At the same time, public administration scholars and those studying the sociology of organizations have pointed to factors internal to the bureaucracy in explaining administrative performance. In this view, the ideology of bureaucratic leaders (and their commitment to neutral and effective policy implementation), the recruitment and socialization of professional experts, and simple management routines are the primary sources of bureaucratic outputs. In practice, it is argued, many bureaucratic agencies implement public policy in a way that resembles the neutral competence ideal advocated in Weber’s account of a professionalized bureaucracy.
1.1 The Political Power of Neutrality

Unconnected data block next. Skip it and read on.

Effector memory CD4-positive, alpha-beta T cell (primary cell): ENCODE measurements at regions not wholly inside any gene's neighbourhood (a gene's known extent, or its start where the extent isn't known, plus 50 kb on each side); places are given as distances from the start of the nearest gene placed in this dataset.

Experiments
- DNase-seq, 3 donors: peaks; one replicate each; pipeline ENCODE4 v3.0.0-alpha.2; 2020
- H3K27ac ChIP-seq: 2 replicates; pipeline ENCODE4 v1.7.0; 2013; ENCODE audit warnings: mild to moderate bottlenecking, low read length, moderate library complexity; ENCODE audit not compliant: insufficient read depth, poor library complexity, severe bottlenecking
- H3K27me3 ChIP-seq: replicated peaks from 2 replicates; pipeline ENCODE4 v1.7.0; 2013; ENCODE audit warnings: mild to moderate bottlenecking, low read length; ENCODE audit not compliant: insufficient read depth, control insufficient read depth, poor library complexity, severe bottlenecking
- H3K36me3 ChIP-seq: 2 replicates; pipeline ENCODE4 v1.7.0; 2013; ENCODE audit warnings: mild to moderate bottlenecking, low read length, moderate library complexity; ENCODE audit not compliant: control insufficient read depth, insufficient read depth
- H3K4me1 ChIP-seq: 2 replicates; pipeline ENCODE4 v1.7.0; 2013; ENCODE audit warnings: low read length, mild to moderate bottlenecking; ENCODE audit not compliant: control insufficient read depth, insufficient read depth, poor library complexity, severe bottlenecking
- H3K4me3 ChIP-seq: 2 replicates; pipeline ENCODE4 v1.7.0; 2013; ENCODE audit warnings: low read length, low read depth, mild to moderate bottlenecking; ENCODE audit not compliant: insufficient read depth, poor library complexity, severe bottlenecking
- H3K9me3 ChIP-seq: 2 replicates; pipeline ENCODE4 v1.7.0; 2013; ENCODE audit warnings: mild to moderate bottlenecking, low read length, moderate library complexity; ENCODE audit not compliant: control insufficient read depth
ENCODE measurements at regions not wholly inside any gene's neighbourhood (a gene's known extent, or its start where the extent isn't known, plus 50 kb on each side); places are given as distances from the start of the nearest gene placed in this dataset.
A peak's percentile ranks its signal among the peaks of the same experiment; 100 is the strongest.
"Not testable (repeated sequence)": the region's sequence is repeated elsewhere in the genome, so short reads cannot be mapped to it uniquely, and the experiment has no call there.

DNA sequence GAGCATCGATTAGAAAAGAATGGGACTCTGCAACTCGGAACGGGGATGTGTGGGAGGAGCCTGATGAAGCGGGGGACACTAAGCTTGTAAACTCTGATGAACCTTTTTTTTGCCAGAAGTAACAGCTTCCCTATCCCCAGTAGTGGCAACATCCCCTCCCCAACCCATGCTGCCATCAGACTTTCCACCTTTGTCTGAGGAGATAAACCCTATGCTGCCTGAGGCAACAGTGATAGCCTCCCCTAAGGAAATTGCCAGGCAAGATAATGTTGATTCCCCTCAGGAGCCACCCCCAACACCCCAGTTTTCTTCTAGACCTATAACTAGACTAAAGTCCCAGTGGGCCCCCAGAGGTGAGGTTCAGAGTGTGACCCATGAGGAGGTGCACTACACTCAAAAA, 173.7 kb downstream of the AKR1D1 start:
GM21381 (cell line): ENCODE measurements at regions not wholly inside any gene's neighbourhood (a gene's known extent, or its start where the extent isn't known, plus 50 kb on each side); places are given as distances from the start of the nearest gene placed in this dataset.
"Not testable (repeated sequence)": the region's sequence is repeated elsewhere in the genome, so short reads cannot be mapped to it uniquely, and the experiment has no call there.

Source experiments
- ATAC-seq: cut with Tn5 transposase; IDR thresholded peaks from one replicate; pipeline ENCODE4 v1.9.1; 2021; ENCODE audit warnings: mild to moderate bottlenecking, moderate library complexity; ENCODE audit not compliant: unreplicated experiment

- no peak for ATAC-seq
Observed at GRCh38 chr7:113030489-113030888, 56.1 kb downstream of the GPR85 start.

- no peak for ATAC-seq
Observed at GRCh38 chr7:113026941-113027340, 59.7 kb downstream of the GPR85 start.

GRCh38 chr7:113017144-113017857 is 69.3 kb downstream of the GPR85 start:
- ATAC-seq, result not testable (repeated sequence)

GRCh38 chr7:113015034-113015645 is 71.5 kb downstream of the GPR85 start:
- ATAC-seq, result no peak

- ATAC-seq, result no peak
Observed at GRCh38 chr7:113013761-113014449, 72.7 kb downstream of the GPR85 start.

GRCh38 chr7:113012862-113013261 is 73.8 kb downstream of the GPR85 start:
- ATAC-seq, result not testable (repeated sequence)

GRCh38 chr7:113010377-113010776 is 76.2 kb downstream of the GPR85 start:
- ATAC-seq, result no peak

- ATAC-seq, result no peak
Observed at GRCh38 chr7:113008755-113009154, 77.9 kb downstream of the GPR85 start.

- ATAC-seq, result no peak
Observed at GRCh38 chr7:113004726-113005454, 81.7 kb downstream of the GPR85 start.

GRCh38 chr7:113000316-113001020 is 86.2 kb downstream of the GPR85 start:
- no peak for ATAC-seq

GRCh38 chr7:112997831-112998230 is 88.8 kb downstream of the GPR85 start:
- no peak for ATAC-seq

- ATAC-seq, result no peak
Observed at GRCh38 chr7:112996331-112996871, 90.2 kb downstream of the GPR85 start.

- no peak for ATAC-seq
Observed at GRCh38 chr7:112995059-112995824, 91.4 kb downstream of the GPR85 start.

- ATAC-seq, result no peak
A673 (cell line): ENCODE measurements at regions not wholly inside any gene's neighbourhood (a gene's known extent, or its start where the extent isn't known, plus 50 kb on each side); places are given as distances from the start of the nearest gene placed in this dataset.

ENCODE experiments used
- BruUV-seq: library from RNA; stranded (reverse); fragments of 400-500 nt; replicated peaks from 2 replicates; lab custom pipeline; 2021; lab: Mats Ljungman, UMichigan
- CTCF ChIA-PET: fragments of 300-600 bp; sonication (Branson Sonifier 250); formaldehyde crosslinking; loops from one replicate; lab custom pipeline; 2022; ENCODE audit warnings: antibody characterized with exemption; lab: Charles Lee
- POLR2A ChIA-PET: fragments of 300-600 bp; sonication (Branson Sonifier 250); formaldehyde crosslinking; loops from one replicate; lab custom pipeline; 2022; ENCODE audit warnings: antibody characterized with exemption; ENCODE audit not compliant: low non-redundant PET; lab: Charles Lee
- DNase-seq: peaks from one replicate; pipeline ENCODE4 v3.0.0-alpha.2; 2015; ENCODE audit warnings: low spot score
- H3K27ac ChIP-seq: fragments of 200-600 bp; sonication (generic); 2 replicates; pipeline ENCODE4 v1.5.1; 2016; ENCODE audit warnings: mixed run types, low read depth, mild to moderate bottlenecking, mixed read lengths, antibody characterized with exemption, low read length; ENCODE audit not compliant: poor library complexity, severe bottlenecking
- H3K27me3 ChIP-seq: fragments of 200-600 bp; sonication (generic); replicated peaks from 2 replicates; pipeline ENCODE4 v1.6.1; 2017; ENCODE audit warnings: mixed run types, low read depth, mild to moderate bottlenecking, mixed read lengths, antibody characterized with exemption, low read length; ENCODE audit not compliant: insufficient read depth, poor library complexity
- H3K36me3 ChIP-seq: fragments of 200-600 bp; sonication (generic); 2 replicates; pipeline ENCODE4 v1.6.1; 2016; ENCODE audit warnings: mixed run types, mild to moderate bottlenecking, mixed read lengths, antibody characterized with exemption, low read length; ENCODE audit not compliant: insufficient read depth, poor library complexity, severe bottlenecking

Seemingly apolitical bureaucratic decisions about policy implementation nonetheless have significant political implications. As early as the 1960s, for instance, examinations of the practices of urban service bureaucracies revealed the distributional consequences of internally generated bureaucratic decision rules for “who gets what and how.” The “neutral” practice of forgoing street repaving in areas slated for utility work or of assigning library resources based on patterns of use can create service delivery patterns that mirror important political divisions (Levy et al. 1974). Similarly, basing city trash collection or environmental enforcement on “neutral” measures of, respectively, waste production or citizen complaints produces a distribution of government action that is politically relevant (Jones et al. 1977; 1978). Administratively focused scholars, however, often argue against interpreting these implementation decisions as overtly political. Rather, they are merely unforeseen consequences of professional management decisions by control-, expertise-, and routine-oriented managers as manifested in politically relevant policy decisions.